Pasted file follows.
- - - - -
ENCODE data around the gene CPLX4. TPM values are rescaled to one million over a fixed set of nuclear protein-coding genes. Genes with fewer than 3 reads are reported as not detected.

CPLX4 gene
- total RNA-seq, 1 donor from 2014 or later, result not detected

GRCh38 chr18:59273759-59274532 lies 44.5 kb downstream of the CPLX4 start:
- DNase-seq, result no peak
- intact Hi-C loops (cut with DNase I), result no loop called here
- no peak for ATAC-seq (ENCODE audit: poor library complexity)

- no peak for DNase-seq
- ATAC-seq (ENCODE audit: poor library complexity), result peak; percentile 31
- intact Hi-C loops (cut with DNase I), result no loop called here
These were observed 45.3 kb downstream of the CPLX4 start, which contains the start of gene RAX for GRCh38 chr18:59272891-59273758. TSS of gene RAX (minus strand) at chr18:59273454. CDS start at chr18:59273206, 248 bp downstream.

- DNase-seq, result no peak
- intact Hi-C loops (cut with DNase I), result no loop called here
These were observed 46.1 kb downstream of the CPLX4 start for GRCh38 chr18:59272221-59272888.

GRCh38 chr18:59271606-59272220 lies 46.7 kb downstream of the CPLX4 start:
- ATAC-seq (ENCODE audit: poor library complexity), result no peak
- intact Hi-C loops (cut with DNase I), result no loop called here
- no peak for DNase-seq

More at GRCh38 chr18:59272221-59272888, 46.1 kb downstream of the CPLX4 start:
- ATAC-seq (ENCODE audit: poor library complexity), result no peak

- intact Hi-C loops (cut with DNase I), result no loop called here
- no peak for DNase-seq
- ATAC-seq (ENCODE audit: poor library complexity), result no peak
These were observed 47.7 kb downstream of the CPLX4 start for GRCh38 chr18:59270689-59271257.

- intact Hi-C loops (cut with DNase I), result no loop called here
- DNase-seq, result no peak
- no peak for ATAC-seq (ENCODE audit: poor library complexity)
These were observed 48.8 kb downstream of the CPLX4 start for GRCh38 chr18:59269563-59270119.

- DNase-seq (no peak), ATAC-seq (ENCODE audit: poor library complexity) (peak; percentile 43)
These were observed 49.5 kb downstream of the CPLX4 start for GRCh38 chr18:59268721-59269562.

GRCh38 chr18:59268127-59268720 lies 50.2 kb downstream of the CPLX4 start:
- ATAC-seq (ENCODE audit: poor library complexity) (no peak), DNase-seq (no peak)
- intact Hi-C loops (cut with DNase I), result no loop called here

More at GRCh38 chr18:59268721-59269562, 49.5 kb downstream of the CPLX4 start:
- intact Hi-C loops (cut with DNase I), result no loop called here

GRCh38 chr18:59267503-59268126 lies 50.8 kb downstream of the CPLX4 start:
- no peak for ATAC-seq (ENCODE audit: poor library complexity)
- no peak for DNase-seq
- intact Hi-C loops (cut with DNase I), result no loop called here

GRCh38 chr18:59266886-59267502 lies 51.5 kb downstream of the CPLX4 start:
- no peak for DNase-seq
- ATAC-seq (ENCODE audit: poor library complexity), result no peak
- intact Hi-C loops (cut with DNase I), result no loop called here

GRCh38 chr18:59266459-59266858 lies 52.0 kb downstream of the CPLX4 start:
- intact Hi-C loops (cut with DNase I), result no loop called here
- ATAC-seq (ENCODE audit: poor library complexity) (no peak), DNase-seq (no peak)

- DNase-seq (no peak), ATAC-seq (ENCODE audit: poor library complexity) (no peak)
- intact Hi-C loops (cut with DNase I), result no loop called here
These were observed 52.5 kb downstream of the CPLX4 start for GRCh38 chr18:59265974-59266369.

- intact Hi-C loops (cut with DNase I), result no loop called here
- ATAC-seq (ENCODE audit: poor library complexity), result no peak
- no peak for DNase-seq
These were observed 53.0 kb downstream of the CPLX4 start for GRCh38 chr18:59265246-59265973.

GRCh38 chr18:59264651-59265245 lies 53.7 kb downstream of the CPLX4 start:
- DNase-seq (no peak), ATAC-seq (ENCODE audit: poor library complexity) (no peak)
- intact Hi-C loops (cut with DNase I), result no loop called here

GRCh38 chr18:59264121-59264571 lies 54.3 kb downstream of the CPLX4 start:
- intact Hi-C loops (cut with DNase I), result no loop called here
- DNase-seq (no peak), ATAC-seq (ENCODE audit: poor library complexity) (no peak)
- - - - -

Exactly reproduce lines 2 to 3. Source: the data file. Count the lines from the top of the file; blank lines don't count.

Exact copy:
CPLX4 gene
- total RNA-seq, 1 donor from 2014 or later, result not detected